Fifth Sunday of Easter
First Reading: Acts 9:26-31
Responsorial Psalm: Ps 22:26-27, 28, 30, 31-32
Second Reading: 1 Jn 3:18-24
Gospel: Jn 15:1-8
In the Gospel of last week Jesus called Himself the Good Shepherd, and He spoke about His role as guide and protector of His flock.
Those words are very comforting and reassuring. We know that He will care for us, that He will never leave us as orphans and that we can feel safe within His embrace. His words also speak about the great sacrifice that He must make. As the Good Shepherd, He gives His life for His sheep.
The emphasis here is all on Jesus and his role in our salvation. We are the recipients, the objects of all his love and concern. If we were to stop here, we could easily reach the point where we leave all of the initiative to him and merely follow where he leads us.
But Jesus doesn't stop there. In this week's Gospel He refers to Himself as the "True Vine", and He presents us with quite a different emphasis - the focus of which is our role within this mystery.
Jesus says: "I am the True Vine and my Father is the vinedresser... I am the vine who feeds and nourishes; you are the branches." And our job is to bear much fruit. This is not quite so comforting or easy going as thinking of ourselves as sheep who merely follow in the master's footsteps.
Jesus uses the imagery of the vine and the branches to dramatize the intimate, life-giving connection that He offers to those who believe in Him. He promises that if we remain united with Him in faith and love, we will be alive and fruitful. He reminds us that being connected to Him is necessary for healthy growth. But He also tells us that we cannot be connected to Him, without being connected to - and dependent upon - one another.
Together we learn how to celebrate life in all of it forms and at every moment - and we have sacred rituals that sanctify those moments: birth, marriage, sickness and death. And there is, of course, the important Eucharistic dimension to these words of Jesus. Remember that this Gospel passage is part of the great 'farewell discourse' given in the upper room after Jesus washed the feet of his disciples during the Last Supper. It is no coincidence that Jesus refers to himself as the vine when it is wine that is used as one of two great Eucharistic symbols.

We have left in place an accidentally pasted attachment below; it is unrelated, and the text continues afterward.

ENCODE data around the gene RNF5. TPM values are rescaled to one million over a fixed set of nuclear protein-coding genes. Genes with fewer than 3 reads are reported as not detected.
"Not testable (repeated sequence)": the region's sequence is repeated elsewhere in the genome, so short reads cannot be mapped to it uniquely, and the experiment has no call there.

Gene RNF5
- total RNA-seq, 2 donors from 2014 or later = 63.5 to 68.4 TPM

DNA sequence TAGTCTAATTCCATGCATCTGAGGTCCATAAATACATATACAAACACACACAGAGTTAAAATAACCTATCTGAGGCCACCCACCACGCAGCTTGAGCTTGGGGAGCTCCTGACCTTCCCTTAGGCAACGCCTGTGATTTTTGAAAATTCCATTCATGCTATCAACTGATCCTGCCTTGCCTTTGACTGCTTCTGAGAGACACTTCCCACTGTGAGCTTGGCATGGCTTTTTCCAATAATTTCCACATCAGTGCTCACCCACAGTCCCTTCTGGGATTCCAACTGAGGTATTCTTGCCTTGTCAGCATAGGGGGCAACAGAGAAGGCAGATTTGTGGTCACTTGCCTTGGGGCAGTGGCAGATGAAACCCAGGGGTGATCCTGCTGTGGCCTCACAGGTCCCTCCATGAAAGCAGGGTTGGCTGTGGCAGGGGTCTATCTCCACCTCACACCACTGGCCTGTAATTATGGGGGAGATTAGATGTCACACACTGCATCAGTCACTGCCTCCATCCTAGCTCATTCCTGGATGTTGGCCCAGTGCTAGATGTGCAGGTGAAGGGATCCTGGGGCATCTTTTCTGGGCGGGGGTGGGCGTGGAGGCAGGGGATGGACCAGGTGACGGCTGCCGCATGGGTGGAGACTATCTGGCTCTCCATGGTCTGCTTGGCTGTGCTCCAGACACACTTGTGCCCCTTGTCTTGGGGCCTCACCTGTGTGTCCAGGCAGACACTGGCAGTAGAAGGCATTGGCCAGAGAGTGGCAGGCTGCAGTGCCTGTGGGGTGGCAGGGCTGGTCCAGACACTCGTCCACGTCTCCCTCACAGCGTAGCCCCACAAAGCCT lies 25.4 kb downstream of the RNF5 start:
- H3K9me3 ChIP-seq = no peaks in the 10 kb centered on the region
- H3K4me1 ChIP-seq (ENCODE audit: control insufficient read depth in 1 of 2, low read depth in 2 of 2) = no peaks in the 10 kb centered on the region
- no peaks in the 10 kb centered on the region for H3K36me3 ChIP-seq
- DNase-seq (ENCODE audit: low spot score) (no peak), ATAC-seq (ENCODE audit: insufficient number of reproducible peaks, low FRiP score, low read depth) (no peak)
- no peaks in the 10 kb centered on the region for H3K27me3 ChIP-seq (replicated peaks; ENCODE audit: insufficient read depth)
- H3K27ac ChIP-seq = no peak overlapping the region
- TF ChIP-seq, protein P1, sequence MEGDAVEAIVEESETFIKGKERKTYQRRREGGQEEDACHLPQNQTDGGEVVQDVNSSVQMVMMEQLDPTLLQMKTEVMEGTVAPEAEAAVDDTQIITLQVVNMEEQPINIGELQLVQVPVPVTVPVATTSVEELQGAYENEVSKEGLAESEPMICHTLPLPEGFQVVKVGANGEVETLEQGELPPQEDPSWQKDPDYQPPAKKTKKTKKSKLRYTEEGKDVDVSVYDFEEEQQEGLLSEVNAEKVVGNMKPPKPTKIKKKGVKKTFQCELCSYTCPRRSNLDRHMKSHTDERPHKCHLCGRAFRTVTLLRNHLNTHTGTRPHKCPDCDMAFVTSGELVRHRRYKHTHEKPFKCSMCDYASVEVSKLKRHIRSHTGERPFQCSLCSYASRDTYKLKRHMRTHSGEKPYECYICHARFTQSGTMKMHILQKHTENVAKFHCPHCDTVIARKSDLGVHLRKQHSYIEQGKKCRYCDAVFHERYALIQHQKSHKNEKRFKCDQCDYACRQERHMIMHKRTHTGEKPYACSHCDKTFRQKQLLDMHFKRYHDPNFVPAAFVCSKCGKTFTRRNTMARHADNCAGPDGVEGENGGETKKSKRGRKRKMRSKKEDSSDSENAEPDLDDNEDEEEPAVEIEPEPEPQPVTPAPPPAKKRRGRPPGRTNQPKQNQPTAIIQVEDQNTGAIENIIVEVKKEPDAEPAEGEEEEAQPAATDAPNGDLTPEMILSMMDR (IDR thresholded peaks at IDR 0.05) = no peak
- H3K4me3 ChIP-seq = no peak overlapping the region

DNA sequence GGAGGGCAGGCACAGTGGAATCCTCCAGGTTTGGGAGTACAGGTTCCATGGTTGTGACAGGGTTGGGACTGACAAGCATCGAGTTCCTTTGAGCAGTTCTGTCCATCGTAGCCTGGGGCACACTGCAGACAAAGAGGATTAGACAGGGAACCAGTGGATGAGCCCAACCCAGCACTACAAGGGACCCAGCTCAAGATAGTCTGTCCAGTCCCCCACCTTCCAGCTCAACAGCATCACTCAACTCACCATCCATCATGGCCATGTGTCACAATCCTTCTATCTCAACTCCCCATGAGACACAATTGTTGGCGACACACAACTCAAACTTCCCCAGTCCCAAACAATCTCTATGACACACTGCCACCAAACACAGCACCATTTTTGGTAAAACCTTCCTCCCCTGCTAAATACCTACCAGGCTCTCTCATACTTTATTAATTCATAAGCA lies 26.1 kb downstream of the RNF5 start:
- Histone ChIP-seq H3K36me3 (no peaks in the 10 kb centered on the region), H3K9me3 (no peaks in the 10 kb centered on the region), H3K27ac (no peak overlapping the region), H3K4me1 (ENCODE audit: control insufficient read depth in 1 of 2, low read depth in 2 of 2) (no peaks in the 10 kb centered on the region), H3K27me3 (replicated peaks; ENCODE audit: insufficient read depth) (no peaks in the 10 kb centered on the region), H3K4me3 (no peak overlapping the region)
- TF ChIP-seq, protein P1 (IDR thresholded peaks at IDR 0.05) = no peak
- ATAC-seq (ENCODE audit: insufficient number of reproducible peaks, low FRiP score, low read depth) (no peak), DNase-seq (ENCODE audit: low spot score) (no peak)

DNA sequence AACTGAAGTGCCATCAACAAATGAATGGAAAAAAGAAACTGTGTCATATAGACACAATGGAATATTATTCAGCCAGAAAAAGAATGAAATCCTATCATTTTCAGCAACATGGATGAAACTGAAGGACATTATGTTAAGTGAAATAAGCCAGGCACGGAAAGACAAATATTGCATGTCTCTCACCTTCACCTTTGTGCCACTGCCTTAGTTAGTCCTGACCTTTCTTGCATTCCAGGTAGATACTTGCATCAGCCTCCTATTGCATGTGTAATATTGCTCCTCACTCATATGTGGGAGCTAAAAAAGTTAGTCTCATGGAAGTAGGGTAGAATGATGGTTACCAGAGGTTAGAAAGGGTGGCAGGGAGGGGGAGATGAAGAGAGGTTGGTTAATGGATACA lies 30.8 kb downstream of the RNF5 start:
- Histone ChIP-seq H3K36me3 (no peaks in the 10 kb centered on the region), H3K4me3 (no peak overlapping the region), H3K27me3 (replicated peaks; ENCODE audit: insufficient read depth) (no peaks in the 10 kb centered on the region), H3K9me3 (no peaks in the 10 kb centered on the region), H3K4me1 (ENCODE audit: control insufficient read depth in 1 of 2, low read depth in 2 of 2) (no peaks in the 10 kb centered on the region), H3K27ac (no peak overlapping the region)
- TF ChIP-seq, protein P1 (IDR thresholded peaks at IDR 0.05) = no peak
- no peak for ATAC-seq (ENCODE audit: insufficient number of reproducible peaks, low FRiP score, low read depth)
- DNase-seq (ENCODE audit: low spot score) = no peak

We are called to Eucharist, to celebrate Eucharist; to thank God together for the gift of faith: to listen to the living Word, and then to gather at the Table of the Lord to experience reconciliation, renewed hope and joy, and the fullness of life as we remember the death and resurrection of Jesus and celebrate again our identity as members of God's people.
Jesus tells us that our connection to Him is strong. The image of the Vine and Branches tells us that we cannot exist on our own, without sustenance from He who is our Source of Life and Love. And it also tells us that we cannot exist without the support and love of one another. His was pure, unselfish, unconditional love. It was not motivated by fear, or by any self-seeking. His love was given freely, without being earned or merited. He loved sinner and saint, the rich and the poor, the learned and the simple. And he expected nothing in return.
Love is the ultimate connection. This is His "new commandment" - we are not only connected to Him, but to one another. He taught the truth, he spoke words of comfort, he healed the sick, he brought sight to the blind, he rebuked those who needed to be rebuked, he spent much time in prayer and in communion with the Father. Ultimately he laid down his life for His brothers and sisters.
And He invites and calls us to go and do likewise - to love not only in word or speech but in deed and in truth. It is only within the loving support of the community that we maintain our connection with Jesus, the vine, and are assured that His life will continue to flow in us and make us fruitful as his disciples.